But sometimes, a small act of decency can alter that scenario and one phone call can make a difference.
I’ve been looking into the odd circumstances surrounding Linda’s death since I answered that phone. I discovered evidence that convinced me Linda had been raped and strangled and hung in the nude, deprived not only of air to breath but also of her dignity.
After 44 years, could I prove it?
I think I was always meant to tell this story.
It started in 1962 when I decided I wanted to become a journalist and cover major league baseball. I made that decision after I read “Freshman Backstop,” a young adult book by Lawrence A. Keating, about a short, no-power, college freshman baseball player, who also wrote for the college newspaper.
Actually, what I really wanted to become was a baseball player, but I wasn’t as athletic as Shorty, the protagonist freshman catcher.
But I bet I could write better than Shorty.
I took "Beginning Journalism" as a freshman, wrote feature stories as a sophomore, became sports editor as a junior, and then editor-in-chief as a senior of my high school newspaper El Rodeo, at El Rancho High School in Pico Rivera.
My big break came after my junior year in high school when I applied for and was accepted to a learn-by-doing sports writing workshop at Cal Poly San Luis Obispo, founded by the legendary Los Angeles Examiner sports writer Ralph Alexander.
While I wasn’t the best writer in that California Scholastic Press Association workshop (we also had Los Angeles Times reporter and best-selling author William C. Rempel; future San Francisco Examiner Executive Editor Narda Zacchino, and future Life Magazine photographer Sergio Ortiz), I was one of the most determined.
Alexander, who covered the 1960 Rome Olympics, met Eleanor Roosevelt and guided the CSPA Workshop for 31 years, took me under his wing. He was a curmudgeonly gentleman who wore short sleeve shirts, under the same red checkerboard sports coat for years. He once was called “Old Asbestos Lips” because he smoked one cigarette after another as he typed (by the hunt and peck method) until he quit one-day cold turkey – because he didn’t want to be a bad role model for the kids at the workshop. He helped hundreds of young journalists get their start in this wonderful business. I was one of them.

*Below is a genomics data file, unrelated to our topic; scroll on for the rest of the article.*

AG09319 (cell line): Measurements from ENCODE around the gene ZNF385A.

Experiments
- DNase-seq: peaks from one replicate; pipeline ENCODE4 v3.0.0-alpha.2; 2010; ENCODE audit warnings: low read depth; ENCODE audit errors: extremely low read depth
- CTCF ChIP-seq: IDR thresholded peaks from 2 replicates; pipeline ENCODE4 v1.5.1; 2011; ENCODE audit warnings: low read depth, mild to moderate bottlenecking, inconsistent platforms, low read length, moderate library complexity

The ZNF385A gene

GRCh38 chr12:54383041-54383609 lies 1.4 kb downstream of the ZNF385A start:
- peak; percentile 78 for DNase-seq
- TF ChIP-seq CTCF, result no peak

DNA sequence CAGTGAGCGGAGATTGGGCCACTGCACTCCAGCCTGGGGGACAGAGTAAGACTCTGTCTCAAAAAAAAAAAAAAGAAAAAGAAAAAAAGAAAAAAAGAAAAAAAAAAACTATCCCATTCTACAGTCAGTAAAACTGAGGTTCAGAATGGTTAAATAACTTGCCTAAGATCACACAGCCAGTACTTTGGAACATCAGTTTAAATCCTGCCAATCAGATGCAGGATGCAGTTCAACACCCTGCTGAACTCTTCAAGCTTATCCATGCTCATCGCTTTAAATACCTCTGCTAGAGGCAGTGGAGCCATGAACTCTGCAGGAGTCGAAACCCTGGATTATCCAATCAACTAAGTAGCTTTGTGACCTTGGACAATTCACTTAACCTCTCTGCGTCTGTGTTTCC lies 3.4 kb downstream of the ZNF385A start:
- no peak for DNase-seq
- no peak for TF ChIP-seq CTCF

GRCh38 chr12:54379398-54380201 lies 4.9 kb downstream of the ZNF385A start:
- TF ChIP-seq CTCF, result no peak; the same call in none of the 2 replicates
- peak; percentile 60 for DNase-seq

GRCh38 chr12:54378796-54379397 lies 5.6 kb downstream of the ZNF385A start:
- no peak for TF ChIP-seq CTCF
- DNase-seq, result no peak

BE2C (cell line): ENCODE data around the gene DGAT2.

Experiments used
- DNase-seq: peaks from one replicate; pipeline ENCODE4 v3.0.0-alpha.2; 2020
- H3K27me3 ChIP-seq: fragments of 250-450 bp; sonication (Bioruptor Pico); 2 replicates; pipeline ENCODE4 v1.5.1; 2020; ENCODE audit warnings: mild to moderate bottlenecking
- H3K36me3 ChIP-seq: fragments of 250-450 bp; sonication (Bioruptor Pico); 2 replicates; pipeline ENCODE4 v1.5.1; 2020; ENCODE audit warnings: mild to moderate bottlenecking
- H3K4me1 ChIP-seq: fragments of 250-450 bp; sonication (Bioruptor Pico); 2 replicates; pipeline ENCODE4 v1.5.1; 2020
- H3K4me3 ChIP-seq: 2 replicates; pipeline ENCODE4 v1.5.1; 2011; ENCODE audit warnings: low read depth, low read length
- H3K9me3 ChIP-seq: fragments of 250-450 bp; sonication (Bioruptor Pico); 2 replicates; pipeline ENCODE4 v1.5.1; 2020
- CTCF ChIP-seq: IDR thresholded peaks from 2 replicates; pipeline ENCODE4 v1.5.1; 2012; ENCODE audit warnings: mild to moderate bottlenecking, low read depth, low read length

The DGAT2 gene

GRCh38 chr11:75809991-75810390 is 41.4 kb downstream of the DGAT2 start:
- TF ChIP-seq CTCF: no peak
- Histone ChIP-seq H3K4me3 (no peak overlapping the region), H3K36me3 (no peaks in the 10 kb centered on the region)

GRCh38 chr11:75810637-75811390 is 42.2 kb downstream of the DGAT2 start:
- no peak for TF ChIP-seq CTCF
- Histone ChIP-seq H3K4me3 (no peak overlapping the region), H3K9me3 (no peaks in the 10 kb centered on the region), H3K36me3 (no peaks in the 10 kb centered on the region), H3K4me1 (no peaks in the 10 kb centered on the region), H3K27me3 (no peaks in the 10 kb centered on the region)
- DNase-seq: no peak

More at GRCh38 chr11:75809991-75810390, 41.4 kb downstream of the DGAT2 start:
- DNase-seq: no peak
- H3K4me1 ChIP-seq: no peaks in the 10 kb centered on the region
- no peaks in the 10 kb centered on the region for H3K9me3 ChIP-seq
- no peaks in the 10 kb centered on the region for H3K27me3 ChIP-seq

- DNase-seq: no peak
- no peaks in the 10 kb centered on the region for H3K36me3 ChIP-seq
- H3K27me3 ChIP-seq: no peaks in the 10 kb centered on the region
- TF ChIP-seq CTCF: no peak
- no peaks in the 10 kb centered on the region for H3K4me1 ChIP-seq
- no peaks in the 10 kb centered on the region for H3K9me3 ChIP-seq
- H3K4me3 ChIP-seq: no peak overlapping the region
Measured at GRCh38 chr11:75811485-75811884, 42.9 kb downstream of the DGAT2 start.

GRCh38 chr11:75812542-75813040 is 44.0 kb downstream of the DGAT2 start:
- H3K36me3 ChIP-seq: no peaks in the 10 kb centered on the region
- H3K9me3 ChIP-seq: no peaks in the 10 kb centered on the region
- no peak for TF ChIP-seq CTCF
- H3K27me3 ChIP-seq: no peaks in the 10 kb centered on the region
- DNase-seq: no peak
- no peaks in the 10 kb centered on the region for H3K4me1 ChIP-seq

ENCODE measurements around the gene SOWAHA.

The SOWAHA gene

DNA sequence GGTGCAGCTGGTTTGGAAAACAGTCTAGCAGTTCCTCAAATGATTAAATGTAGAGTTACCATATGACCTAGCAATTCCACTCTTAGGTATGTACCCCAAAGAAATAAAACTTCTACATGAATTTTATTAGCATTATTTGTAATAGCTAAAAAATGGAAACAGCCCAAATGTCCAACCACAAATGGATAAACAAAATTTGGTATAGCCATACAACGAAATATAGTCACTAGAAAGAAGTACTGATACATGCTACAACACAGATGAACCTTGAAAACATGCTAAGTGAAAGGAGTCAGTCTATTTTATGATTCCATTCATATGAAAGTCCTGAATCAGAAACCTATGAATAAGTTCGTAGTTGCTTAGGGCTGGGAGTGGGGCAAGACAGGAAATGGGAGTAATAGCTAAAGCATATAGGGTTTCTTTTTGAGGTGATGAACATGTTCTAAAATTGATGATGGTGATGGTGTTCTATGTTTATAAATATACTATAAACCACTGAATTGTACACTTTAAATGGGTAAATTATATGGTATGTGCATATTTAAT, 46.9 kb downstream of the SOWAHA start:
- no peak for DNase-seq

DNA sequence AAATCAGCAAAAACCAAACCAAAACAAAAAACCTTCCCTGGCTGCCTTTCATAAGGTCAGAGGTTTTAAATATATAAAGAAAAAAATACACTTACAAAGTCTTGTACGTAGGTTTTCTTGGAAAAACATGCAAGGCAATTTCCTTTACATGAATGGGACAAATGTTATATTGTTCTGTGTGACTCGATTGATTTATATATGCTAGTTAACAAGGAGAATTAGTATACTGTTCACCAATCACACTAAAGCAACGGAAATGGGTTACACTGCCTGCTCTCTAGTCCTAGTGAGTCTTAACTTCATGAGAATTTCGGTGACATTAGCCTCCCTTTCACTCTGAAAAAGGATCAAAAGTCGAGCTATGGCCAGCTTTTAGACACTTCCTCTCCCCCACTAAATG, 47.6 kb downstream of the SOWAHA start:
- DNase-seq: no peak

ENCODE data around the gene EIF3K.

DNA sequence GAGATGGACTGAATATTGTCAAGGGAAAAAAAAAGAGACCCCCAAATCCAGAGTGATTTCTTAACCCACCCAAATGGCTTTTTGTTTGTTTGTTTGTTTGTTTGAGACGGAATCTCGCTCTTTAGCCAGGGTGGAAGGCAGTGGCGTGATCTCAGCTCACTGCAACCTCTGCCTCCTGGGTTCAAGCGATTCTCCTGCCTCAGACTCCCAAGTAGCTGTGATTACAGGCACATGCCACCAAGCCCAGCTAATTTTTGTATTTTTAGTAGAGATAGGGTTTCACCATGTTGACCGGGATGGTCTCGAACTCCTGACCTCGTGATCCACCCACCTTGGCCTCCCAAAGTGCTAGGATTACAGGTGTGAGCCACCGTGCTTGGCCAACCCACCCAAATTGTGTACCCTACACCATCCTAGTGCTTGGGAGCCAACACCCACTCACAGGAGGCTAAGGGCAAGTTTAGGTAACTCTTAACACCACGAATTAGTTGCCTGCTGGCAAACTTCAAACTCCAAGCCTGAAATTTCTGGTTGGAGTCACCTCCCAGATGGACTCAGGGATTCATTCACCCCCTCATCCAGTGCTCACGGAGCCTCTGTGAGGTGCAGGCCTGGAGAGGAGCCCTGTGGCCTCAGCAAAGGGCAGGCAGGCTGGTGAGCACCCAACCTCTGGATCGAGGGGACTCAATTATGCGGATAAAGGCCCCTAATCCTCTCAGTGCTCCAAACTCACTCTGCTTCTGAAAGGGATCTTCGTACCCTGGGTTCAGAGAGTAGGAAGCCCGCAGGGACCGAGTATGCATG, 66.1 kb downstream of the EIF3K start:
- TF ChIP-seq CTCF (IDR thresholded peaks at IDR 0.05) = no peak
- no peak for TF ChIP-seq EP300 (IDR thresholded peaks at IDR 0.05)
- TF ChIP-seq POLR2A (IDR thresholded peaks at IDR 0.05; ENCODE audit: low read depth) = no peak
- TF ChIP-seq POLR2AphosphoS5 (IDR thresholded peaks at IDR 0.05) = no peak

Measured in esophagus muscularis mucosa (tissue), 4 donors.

First, he helped me get a scholarship to Pepperdine College in Los Angeles, where I became editor of “The Graphic” newspaper, elected First Vice President of the California Intercollegiate Press Association, and named to “Who’s Who in American Colleges and Universities,” and from which I graduated in three-and-a-half years.
Second, Ralph got me a two-week gig as a stringer for “Der Spiegel,” the German news magazine, covering the Manson Family murder trial at the Criminal Courts Building in Los Angeles.
At the time, The Manson murder trial was hailed by some as “The Trial of the Century.” Legendary Hearst reporter Adela Rogers St. John, however, insisted that the Bruno Hauptmann trial in the Lindbergh baby kidnapping was even bigger.
Anyway, there I was, sitting in the courtroom gallery for two weeks with Linda Deutsch of the Associated Press and dozens of other top journalists -- until the regular Der Spiegel reporter arrived and took my spot. I was definitely out of my league.
And third, Ralph helped me get my first full-time journalism job at what was then called the Santa Ana Register in 1970. It was the fastest growing newspaper in the United States for a while. It changed its name to The Orange County Register and it won three Pulitzer Prizes during my tenure.